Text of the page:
Roto Arcade: To the Max
By Andy Behrens
August 9, 2007
Let's say you're attending a party where everyone has been given five drink tickets. At basically all stages in your adult life, you'll attend events where this happens. You'll get drink tickets at college parties, weddings, high school reunions, bachelor parties, fundraisers – it happens anywhere that adults are encouraged to behave like Fred Smoot on a boat.
So let's say you've been handed five drink tickets. How many beverages are you going to consume?
For most of us, the answer is clear: at least five. It's almost shameful to have unused tickets at the end of the night.
In roto leagues, you need to think of games and inning maximums as if they were drink tickets. Except that you can't steal them from your date. The fundamental idea is the same, though. Games and innings are not to be wasted.
There are eight weeks remaining in the roto season. Click on the "Maximum Games & Innings" link beneath your roster and identify the positions at which you're well off the pace. In deep-benched leagues, it shouldn't be too difficult to catch up. If you let games and innings go unused, you're just leaving counting stats – R, HR, RBI, SB, W, SV, K – on the table. That's a losing approach.
In order to make up ground, you'll obviously need to take advantage of double-headers and travel days. This means you're going to have to add and drop players. Many fantasy owners seem to think that no player on their roster is droppable, of course. That's really a debilitating weakness. If you're trying to add points in the roto standings and you have games and innings to use, then any replacement-level player is … well, they're replaceable. If they don't have a game tomorrow, they're a liability. Drop them for someone who does.
We've discussed this idea of replacement-level fantasy talent several times this season, most recently on Monday with regard to Justin Upton. In a mixed league, there will be useful players in the free agent pool all the time.
So if you're in the middle of the pack in R and RBI in a public league, and you're 18 games off the games max at OF, which of these options do you think will be more valuable: owning Casey Blake for the remainder of the season, or owning the best available free agent outfielder every day, whether it's Blake or another player?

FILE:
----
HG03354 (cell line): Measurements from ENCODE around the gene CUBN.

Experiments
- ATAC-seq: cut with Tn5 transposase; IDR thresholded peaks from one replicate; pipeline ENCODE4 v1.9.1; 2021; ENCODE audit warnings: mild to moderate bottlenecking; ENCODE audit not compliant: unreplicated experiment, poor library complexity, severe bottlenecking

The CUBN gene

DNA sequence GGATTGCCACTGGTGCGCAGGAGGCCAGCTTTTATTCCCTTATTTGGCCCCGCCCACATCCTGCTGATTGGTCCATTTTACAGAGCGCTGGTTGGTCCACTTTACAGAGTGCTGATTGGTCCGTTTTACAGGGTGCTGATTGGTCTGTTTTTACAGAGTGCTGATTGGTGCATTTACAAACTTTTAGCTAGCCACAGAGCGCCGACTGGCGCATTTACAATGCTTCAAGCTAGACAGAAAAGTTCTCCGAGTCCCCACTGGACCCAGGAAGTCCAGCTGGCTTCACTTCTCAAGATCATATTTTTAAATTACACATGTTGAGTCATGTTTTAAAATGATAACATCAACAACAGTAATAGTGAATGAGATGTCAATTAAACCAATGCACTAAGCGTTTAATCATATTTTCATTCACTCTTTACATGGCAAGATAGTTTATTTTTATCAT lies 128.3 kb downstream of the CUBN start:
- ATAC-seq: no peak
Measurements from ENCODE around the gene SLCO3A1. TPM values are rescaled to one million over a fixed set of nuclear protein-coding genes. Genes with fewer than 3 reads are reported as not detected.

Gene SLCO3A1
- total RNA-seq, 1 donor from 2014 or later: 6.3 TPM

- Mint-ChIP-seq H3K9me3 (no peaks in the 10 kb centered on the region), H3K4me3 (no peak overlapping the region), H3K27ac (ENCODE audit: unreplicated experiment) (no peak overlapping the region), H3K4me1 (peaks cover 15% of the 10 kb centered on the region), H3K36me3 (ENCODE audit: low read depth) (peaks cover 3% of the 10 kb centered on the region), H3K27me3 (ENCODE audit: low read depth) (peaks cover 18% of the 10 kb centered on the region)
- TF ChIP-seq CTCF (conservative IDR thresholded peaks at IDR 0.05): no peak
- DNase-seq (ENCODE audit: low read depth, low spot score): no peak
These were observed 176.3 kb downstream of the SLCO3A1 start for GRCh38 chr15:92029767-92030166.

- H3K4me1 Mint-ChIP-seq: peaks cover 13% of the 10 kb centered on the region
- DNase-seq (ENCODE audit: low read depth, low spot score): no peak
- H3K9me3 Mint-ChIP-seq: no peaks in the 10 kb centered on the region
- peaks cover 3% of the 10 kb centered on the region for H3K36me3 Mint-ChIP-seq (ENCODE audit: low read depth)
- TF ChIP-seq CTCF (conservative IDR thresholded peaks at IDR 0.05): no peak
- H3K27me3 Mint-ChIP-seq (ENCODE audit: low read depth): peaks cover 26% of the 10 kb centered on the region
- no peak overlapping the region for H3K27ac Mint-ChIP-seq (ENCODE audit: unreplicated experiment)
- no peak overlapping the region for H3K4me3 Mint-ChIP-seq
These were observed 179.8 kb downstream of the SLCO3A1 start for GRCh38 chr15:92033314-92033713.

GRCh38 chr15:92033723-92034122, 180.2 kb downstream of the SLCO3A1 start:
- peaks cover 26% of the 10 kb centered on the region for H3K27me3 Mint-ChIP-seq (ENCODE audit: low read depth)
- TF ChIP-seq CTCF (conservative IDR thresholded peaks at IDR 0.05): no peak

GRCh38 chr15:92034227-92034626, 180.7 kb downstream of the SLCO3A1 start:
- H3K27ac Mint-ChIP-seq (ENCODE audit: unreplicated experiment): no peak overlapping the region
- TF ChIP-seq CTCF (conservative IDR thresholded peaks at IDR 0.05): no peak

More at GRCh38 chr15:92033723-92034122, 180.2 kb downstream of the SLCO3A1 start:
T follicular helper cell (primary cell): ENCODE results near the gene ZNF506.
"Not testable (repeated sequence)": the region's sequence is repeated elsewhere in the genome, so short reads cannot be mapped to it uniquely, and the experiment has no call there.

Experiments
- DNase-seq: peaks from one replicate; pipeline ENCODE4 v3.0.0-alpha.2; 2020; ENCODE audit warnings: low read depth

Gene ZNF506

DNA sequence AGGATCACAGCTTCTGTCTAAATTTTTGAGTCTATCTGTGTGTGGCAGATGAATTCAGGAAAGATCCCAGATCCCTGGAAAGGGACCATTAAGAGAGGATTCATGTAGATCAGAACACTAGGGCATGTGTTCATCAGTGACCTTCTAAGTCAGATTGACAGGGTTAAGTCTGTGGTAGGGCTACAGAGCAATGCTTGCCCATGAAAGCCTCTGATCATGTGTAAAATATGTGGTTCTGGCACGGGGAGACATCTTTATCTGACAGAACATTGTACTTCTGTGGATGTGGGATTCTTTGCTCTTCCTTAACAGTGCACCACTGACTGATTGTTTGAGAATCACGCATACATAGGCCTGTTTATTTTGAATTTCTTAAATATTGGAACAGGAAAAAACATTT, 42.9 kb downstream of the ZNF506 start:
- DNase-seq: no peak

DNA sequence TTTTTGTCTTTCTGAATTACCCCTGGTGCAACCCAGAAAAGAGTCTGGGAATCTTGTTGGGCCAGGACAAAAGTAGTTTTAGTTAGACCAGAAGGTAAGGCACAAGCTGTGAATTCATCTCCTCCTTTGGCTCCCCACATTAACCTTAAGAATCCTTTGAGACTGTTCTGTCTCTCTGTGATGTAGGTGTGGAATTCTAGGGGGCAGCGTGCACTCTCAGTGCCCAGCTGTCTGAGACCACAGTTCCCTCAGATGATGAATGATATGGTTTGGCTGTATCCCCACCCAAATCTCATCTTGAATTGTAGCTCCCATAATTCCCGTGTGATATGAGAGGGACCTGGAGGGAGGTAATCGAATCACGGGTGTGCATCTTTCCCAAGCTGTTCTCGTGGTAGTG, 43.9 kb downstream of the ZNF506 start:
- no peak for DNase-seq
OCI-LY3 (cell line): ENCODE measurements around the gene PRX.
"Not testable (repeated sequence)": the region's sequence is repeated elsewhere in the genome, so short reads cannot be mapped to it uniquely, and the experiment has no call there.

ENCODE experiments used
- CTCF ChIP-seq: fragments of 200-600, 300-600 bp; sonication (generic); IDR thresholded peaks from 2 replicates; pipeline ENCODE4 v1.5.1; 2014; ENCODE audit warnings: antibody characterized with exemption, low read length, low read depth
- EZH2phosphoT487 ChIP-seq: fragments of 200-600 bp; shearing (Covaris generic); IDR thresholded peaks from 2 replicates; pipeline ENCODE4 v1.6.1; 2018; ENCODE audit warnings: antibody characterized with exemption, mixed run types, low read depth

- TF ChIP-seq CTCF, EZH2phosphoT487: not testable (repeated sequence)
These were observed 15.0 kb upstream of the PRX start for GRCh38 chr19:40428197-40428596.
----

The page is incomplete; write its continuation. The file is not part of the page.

I'd take the latter option. It's not really a difficult choice, either. Think of the free agent pool as your fantasy team's farm system. You can call those guys up whenever it's necessary. If you're way behind the pace in games and innings, it's probably necessary right now.
By the way, before anyone clobbers me for failing to reach the games limits in the Yahoo! Friends & Family League, please notice the settings. We only have three bench spots. It isn't reasonable to hit every game maximum. I'm entrenched in the offensive standings, yet I can still add points in the pitching categories. Thus, at the moment, all of my bench spots are occupied by ownable pitchers. And I keep guessing wrong on when to start and sit James Shields.
"I'll tell you one thing: I'm going to hit a lot better from now on."
How awesome is that? That was one of Barry Bonds' more thrilling post-game comments after hitting career home run number 756. Then he hit number 757 the following day. He's looking like he'll be much more useful over the balance of the season than most of us had guessed. Naturally, he's on the bench today.
You have to love that "Top Batters" feature in the Yahoo! box score. The Giants' top batter on August 7, the night of Barry's record-breaking home run, was, in fact, Bengie Molina. Who among us will ever forget his 2-for-4, 3 RBI performance?
Alexi Casilla stole a base Thursday. He's leading off for the Twins, too. Jason Bartlett is batting second. Both the 0.2 percent-owned Casilla and the 11 percent-owned Bartlett are reasonable middle infield adds for owners chasing steals.
Pedro Martinez' first rehab start for Single-A was a bit ugly. Three innings, six hits, five runs, two homers. It's a scary stat line until you get to the five strikeouts and zero walks. There's a well-done piece on the Mets' website that describes the outing. Here are the choice quotes from Pedro: "Results don't matter right now" and "My arm and my body are recovering good" and "I was very stubborn in trying to establish (my sinker)."
You can assume that Pedro wasn't really pitching to the game situation or the hitter so much as he was trying to test himself. He's not all that concerned with the fortunes of the St. Lucie Mets. And he did strike out five. "I'm bored," he said. "I don't want to be here in Florida anymore." He actually sounds fairly confident, despite the numbers. This is still a player worth owning for the head-to-head playoffs, when New York faces Washington six times. He's 73 percent owned in Yahoo! leagues.
Stream-worthy starters for Friday include Dave Bush (52 percent owned) at Houston, Shaun Marcum (55) at Kansas City, Phil Hughes (36) at Cleveland, Scott Baker (6) at LA of A, Aaron Cook (11) versus Chicago, and Brandon McCarthy (1) versus Tampa Bay.
Rick Ankiel has performed a full reverse Kieschnick! The Cardinals have called him up from Memphis, where he was hitting .267/.314/.568. That .267/.314 part doesn't seem so hot for a 28-year-old at Triple-A, but the .568 is pretty impressive. Ankiel had 32 home runs in 389 at bats. I'm powerless to stop many of you from claiming him. He's at least a fun NL-only add.
Andy Behrens has written for ESPN.com, the Chicago Sports Review, NBA.com, the Chicago Reader and various other publications. In all likelihood, Andy owns more Artis Gilmore memorabilia than you. Follow him on Twitter. Send Andy a question or comment for potential use in a future column or webcast.
Updated on Thursday, Aug 9, 2007 6:04 pm, EDT